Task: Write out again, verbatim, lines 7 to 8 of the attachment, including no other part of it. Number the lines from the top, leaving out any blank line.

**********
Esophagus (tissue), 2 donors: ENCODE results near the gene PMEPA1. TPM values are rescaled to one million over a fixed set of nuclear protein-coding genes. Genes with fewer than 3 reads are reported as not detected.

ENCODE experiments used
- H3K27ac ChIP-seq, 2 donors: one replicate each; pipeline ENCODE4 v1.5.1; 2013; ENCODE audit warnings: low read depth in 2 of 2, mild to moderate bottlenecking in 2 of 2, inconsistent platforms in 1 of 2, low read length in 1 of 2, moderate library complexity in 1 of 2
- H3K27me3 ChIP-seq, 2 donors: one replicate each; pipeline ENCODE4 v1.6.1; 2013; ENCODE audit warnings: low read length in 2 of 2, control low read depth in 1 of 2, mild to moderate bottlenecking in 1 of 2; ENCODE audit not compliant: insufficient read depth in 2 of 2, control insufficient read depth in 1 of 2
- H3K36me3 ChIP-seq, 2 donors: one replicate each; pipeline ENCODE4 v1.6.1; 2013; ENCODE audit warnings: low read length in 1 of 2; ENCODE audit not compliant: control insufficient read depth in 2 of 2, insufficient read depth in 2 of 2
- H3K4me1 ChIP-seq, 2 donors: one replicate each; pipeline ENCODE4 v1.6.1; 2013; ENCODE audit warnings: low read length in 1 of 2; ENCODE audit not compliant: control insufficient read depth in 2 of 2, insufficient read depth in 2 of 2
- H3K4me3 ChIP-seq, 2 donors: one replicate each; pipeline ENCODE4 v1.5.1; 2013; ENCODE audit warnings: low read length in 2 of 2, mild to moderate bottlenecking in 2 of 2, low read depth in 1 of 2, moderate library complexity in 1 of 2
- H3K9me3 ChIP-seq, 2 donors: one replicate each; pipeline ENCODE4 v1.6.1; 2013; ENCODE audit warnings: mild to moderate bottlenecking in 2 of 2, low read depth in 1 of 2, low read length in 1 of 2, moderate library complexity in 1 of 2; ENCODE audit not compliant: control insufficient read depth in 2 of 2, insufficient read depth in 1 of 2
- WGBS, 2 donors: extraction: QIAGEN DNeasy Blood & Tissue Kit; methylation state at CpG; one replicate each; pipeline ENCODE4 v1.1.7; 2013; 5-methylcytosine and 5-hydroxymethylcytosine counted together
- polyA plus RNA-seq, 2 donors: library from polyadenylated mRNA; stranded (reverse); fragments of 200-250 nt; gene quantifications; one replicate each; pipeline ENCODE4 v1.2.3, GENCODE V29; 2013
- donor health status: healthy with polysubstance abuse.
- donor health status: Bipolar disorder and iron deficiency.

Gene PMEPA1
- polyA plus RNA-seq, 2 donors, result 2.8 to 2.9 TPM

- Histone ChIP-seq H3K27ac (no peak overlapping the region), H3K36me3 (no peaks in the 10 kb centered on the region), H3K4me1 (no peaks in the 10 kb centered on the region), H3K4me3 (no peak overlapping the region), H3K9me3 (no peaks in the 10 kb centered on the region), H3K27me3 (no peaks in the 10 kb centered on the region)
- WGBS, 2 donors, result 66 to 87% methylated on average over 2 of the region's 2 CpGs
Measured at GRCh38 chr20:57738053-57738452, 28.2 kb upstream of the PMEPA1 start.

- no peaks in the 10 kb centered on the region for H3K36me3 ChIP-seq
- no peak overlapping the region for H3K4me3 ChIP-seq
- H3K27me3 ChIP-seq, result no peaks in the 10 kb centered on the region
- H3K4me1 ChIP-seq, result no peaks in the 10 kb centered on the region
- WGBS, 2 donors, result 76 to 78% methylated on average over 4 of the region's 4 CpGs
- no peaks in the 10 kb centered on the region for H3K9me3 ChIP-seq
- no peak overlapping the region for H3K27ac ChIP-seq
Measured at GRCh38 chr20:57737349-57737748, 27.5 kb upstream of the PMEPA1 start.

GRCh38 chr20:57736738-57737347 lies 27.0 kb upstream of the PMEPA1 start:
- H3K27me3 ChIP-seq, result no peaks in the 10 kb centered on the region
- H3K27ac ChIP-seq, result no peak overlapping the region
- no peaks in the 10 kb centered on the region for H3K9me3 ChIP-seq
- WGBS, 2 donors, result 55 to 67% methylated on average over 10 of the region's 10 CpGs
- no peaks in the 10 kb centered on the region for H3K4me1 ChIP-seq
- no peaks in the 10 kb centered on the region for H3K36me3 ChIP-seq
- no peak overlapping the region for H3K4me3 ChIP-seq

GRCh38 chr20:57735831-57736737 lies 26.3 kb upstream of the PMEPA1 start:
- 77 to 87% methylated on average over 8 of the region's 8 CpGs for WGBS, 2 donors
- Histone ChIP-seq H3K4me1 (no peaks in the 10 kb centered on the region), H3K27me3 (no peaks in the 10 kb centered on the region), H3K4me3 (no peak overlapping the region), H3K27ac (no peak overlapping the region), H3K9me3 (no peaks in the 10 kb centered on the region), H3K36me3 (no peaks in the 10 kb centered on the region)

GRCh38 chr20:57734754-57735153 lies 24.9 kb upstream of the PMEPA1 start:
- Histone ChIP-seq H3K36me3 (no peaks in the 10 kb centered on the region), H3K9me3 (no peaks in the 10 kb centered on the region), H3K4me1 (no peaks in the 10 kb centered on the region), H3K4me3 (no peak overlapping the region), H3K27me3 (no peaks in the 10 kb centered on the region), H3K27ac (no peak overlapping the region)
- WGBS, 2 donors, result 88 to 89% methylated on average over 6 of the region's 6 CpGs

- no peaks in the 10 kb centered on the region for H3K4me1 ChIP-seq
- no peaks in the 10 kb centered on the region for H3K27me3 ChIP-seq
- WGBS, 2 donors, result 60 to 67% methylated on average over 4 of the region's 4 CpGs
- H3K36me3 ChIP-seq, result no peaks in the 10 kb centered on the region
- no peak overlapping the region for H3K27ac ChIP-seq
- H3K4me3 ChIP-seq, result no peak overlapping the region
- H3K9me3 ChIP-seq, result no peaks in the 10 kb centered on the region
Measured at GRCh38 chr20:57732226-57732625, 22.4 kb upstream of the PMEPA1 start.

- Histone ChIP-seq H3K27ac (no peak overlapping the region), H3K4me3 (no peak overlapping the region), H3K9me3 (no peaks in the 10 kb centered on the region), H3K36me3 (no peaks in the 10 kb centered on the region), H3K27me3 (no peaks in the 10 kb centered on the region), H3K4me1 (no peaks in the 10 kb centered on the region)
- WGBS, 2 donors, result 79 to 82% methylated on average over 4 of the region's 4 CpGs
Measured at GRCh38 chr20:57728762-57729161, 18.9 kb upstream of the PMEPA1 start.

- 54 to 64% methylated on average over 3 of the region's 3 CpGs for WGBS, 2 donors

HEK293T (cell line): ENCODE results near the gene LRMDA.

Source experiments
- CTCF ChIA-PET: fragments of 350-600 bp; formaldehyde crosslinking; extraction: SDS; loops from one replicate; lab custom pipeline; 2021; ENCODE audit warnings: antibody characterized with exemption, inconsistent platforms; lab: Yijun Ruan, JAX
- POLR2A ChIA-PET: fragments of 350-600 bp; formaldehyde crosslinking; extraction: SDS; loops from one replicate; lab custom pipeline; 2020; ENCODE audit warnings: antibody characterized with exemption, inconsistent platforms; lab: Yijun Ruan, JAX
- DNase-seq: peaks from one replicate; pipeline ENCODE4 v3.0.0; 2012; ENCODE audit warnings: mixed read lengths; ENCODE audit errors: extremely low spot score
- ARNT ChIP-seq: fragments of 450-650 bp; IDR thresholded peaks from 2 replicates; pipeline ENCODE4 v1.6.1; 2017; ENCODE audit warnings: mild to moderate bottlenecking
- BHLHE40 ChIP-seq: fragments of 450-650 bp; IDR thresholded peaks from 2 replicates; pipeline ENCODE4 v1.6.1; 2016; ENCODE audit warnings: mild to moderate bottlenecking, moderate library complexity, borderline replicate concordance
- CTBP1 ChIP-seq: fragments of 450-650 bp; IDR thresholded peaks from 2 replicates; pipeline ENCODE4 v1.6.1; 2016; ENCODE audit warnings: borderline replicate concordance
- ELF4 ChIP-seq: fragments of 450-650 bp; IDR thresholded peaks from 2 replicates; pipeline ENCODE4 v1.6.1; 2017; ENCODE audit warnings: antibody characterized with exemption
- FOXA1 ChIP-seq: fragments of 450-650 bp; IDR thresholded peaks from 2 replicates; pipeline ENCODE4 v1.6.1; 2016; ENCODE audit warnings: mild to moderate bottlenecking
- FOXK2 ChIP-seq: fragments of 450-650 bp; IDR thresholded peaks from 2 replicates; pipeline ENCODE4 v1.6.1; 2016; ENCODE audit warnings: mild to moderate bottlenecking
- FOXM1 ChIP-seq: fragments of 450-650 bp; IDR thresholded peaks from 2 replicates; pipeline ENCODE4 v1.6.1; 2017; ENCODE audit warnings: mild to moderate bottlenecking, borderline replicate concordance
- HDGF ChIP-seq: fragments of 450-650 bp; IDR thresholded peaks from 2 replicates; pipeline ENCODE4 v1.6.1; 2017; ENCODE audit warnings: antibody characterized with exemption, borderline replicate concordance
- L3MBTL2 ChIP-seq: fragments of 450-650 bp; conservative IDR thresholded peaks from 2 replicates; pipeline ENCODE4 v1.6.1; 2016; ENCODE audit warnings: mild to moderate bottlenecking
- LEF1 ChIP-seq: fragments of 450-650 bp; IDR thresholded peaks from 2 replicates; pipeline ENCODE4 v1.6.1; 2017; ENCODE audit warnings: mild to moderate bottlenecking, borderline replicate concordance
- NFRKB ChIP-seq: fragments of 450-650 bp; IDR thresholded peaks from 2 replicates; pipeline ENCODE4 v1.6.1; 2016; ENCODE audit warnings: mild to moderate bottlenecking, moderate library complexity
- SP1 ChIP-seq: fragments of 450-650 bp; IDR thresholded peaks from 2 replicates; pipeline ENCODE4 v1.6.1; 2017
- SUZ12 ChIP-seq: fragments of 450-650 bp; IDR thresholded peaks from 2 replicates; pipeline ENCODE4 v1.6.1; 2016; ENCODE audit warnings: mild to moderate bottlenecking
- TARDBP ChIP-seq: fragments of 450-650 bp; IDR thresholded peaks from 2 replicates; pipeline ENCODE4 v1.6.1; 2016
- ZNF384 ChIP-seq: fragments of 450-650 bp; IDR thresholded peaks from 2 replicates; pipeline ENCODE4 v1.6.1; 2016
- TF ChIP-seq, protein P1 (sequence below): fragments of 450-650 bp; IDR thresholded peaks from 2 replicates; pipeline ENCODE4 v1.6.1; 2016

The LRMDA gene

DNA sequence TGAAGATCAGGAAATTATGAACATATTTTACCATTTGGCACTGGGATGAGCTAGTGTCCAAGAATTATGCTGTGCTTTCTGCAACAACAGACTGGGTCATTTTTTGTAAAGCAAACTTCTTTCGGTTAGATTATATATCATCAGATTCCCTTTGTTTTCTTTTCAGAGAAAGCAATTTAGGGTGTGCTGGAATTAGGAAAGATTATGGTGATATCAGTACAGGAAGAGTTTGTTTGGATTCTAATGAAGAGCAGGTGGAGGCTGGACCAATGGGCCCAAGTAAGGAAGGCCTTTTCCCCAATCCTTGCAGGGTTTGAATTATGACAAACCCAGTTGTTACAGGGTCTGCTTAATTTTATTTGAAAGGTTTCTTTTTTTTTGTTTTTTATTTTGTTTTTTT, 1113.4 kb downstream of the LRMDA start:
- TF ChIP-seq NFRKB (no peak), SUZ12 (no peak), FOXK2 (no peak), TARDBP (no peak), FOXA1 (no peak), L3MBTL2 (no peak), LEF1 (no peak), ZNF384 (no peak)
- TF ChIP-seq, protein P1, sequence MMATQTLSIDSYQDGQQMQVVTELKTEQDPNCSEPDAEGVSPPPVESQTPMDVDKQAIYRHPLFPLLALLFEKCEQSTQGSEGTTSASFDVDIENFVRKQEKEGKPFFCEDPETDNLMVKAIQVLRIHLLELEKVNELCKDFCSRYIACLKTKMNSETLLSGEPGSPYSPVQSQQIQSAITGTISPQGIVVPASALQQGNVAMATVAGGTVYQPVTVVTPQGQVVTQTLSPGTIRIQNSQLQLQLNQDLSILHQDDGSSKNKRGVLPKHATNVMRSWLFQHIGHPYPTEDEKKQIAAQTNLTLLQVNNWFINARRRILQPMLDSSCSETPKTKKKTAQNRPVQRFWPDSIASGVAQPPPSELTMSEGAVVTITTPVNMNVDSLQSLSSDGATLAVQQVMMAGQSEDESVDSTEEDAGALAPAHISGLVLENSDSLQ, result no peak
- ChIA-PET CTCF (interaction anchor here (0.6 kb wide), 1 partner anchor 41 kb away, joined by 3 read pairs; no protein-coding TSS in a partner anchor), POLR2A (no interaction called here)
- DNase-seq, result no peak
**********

- H3K4me3 ChIP-seq, 2 donors: one replicate each; pipeline ENCODE4 v1.5.1; 2013; ENCODE audit warnings: low read length in 2 of 2, mild to moderate bottlenecking in 2 of 2, low read depth in 1 of 2, moderate library complexity in 1 of 2
- H3K9me3 ChIP-seq, 2 donors: one replicate each; pipeline ENCODE4 v1.6.1; 2013; ENCODE audit warnings: mild to moderate bottlenecking in 2 of 2, low read depth in 1 of 2, low read length in 1 of 2, moderate library complexity in 1 of 2; ENCODE audit not compliant: control insufficient read depth in 2 of 2, insufficient read depth in 1 of 2